5. Arm yourself with the right books, we are talking about good old-fashioned books, the ones with the real pages and all. When you’re in a slump staring at your screen with no inspiration, and you can’t Google an answer without getting distracted by a million other things you want to watch or buy, taking yourself off into another room with a copywriting book is a great solution. Andy Maslen’s “The Copywriting Sourcebook” is a good starting point, as is “How to Write a Good Advertisement” by Victor Schwaband and “The Adweek Copywriting Handbook” by Joseph Sugarman.

6. Brush up on your grammar

Following on from that last point, let’s not forget the power of a good grammar book, dictionary and thesaurus. Making an effort to brush up on your punctuation, sentence flow and spelling will reap dividends, and you’ll find the Grammarly add-on a great help, or even taking a proofreading or editing course can add another string to your bow. You’ll write better from the off, winning readers and clients. Take a look at our grammar checklist for writing great content.

7. Utilise the web

The web is a great place to grab a free eBook on copywriting, like those available when you sign up to Copyblogger. There’s a whole host of advice out there, from copywriting exercises to how to secure freelance writing work and everything you need to know about SEO.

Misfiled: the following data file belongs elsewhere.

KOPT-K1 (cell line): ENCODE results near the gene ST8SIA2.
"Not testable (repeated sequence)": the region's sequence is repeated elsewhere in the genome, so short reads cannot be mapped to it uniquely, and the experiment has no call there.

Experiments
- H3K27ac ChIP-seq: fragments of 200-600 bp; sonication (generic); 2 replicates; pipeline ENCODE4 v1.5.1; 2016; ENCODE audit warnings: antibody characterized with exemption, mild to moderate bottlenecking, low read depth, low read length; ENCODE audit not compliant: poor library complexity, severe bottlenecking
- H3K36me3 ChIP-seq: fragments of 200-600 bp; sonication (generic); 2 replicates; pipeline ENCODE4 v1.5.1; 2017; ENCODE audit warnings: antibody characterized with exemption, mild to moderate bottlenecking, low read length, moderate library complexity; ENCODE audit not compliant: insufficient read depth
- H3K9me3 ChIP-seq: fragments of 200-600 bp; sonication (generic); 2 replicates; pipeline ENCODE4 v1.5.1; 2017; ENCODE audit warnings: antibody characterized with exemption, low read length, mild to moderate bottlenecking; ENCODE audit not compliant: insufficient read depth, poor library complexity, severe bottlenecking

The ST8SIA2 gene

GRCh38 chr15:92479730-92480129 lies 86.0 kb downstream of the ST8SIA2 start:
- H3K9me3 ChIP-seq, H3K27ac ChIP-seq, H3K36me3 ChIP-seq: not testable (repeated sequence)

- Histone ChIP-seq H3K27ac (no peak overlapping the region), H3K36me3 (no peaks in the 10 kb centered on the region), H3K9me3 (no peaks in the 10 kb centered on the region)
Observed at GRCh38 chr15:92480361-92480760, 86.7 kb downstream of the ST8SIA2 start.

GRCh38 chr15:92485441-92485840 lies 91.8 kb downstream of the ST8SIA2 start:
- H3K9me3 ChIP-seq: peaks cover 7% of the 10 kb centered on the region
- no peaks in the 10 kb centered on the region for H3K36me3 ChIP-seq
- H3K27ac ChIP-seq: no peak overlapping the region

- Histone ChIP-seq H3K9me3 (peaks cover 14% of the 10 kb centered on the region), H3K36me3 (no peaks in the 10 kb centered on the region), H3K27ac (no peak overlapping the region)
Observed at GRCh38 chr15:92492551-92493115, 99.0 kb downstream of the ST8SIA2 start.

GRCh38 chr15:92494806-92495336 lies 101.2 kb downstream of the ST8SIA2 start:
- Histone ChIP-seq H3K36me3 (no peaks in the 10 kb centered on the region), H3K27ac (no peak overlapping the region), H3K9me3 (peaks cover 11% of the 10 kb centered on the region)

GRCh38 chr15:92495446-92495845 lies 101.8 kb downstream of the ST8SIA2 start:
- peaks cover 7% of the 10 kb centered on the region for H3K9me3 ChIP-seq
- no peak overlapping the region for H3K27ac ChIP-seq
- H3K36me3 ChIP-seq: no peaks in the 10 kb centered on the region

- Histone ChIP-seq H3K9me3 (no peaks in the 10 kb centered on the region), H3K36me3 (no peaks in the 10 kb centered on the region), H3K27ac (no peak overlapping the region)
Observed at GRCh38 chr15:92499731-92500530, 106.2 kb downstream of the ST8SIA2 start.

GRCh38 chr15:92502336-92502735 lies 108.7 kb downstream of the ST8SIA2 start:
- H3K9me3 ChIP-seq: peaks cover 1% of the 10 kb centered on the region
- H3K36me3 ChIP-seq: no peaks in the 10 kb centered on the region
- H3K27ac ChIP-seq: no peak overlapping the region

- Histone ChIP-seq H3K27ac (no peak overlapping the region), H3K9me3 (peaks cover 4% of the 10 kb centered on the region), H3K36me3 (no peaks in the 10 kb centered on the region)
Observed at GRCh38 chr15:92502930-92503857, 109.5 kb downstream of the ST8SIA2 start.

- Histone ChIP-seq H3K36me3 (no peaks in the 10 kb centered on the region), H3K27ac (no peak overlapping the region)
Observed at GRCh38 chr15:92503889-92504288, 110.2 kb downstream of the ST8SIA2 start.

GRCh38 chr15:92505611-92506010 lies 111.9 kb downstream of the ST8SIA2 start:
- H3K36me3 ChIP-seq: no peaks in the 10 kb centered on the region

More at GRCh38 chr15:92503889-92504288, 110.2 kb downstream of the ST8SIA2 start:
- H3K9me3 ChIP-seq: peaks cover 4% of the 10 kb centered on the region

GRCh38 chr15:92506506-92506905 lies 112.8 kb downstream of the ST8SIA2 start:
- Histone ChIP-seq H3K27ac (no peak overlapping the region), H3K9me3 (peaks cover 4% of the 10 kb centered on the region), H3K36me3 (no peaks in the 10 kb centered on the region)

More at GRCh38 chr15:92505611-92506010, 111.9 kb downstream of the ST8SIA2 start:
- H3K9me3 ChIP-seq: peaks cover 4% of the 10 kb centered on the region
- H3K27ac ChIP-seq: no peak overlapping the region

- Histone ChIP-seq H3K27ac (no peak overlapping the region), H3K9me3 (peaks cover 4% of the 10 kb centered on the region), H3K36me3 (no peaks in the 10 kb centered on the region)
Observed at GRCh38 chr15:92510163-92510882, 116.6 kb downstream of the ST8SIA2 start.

8. Know the rules don’t just mean the rules for writing good copy, though there are some, but the legal rules you need to follow set down by the Advertising Standards Authority. For example, there are specific kinds of products that can’t be marketed to children, and certain kinds of content that can be deemed offensive. A copywriting course will likely run through the legal aspects of the job, but it pays to follow the ASA on Twitter too to keep abreast of the latest advertisers that fall foul.

9. Pay attention

Inspiration can be found in the most unlikeliest of places. Like any writer – poet, author or freelancer – if you make an effort to focus on how people really talk, act and the smallest details of everyday life, then you’ll always be honing your senses and naturalising your voice. Writing in a simple, down to earth and relatable way is a surefire way to get your reader onside. Nobody invests emotionally in content that they feel is forced or unrealistic.

Get started content writing now!

There’s no denying that learning content writing takes time and effort. If you’re not a natural born writer and want to use great content to promote your business, you’d be best hiring a content writer or using a content agency like Copify.

But if you’re looking to make this your new career, you can find more advice on our blog, whether you’re still looking for tips on how to be a content writer, or how to learn content writing skills for free. Or why not sign up to be a writer with Copify and start earning money from paid content writing jobs?


Main image credit: Startup Stock Photos
Embedded image credits: BurstPixabay, CQF-avocat

Wendy Woodhead

Wendy is the Account Director at Copify and a qualified copywriter and proofreader. She has spent six years copy editing and copywriting for B2B and B2C clients and has experience in freelance and in-house arts marketing and digital content creation. Wendy likes to write about language and literature, digital marketing, history, current affairs, and arts and culture. In her spare time she enjoys yoga, reading and writing fiction.